Last updated on March 2020

Screening Study for Cervical Pre-cancer and Cancer Prevention in South African Women.

Brief description of study

Nearly 8 000 new cervical cancer cases are diagnosed in South Africa per year; many are still undiagnosed and about 50% of diagnosed cases succumb per year. Although the current prevalence of pre-cancer cervical disease is largely unknown, data from local studies suggest regional differences and an increase in the prevalence of cytological abnormalities when compared with historical data. Low frequency in cytology screening is the primary factor attributable to development of invasive cervical cancer and almost one-third of all cervical cancer patients had previous negative cytology. Due to the low sensitivity of cytology it can be assumed that the true prevalence of pre-cancer disease is underestimated by all available data. One round of optimal cervical cytology will detect around 50% of existing pre-cancer cervical disease as identified and proven using colposcopy and directed biopsy. It is now widely accepted that primary screening with a human papilloma virus (HPV) test can improve the sensitivity of screening and that even a single round of HPV screening can rapidly reduce the incidence of invasive cervical cancer and related mortality within a few years.

South Africa has a high prevalence of HIV infection and a delay in or failure to initiate antiretroviral therapy (ART). These facts, together with the largely unscreened status of the female population and the high incidence of cervical cancer all suggest that HPV infection and precursors to cervical cancer are both unusually common among South African women. Accurate current knowledge of the performance of newer generation HPV based screening tests in HIV-infected and general female population are essential for cost-analysis and planning for national prevention and screening programs. This study will aim to demonstrate the feasibility and efficacy of new generation HPV deoxyribonucleic acid (DNA) based screening assays in a South African setting.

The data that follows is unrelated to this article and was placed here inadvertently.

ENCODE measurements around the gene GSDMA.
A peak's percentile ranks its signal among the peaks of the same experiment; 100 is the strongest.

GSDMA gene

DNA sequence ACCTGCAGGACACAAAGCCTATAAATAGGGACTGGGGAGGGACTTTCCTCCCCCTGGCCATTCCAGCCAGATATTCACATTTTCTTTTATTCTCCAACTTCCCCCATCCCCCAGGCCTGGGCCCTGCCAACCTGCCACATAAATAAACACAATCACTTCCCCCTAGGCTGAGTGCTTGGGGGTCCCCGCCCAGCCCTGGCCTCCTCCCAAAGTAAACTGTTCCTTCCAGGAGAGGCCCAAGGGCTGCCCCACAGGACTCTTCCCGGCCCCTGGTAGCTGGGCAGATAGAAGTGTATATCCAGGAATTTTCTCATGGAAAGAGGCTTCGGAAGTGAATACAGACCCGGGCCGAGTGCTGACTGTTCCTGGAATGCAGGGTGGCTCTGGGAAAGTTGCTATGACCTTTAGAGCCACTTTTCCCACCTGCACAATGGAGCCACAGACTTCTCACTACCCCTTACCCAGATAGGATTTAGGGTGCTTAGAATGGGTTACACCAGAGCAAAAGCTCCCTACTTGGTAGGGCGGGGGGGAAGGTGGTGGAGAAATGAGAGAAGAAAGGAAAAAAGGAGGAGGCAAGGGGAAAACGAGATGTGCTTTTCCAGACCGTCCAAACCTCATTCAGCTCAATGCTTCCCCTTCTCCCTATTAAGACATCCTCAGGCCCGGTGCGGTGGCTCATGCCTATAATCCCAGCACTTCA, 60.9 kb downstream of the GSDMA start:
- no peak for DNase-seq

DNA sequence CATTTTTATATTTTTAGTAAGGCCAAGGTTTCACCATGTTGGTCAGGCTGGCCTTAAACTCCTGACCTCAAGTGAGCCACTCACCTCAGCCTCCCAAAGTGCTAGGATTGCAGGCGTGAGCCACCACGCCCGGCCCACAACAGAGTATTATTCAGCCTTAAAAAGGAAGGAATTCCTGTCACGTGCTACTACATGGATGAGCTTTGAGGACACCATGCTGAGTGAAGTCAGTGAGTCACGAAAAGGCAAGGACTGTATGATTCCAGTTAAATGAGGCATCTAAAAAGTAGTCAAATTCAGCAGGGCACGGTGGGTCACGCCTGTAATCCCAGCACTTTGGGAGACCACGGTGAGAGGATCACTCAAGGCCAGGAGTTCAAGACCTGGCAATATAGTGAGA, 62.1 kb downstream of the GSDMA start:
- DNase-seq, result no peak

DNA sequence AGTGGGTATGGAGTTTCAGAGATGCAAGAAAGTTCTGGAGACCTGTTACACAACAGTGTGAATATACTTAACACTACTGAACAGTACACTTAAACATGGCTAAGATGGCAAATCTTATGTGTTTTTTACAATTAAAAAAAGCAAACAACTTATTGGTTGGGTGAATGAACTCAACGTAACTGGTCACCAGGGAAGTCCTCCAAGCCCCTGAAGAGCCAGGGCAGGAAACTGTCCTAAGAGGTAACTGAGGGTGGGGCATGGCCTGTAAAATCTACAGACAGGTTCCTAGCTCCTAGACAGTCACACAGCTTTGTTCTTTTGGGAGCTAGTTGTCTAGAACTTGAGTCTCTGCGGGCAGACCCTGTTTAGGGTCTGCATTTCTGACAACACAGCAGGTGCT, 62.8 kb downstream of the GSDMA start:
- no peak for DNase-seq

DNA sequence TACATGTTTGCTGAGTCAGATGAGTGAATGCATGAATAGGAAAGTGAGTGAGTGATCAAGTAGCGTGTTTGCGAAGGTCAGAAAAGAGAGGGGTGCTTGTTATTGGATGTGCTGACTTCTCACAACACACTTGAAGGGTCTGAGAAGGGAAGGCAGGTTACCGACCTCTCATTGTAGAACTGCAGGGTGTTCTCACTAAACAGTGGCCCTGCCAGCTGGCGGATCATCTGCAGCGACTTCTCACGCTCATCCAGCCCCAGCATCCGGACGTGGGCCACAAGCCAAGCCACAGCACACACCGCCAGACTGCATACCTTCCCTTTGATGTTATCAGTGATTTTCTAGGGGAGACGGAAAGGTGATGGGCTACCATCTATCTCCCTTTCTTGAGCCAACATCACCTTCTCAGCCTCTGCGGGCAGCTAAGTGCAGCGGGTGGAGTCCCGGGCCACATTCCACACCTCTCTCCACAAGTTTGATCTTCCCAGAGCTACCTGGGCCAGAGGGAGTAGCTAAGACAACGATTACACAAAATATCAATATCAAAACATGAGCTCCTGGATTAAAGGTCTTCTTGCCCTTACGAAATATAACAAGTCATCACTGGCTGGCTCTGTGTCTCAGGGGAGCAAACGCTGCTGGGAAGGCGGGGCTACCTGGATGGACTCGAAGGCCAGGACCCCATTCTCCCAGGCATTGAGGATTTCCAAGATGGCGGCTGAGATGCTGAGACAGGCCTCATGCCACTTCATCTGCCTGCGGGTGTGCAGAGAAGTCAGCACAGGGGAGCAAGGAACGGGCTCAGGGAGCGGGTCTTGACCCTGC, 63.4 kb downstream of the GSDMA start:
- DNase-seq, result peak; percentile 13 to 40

The investigators hypothesize that HPV testing followed by normal and special cytology tests will be a successful screening model for a South African population.

Clinical Study Identifier: NCT02956031

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